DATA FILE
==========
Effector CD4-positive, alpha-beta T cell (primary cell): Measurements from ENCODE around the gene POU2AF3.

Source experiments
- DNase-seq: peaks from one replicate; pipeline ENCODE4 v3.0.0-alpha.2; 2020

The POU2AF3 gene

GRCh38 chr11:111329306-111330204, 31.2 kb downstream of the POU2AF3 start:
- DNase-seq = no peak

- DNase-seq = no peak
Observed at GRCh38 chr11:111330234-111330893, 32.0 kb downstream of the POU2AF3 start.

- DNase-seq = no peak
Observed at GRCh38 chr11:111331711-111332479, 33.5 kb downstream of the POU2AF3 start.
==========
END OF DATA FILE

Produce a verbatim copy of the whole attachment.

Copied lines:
Effector CD4-positive, alpha-beta T cell (primary cell): Measurements from ENCODE around the gene POU2AF3.

Source experiments
- DNase-seq: peaks from one replicate; pipeline ENCODE4 v3.0.0-alpha.2; 2020

The POU2AF3 gene

GRCh38 chr11:111329306-111330204, 31.2 kb downstream of the POU2AF3 start:
- DNase-seq = no peak

- DNase-seq = no peak
Observed at GRCh38 chr11:111330234-111330893, 32.0 kb downstream of the POU2AF3 start.

- DNase-seq = no peak
Observed at GRCh38 chr11:111331711-111332479, 33.5 kb downstream of the POU2AF3 start.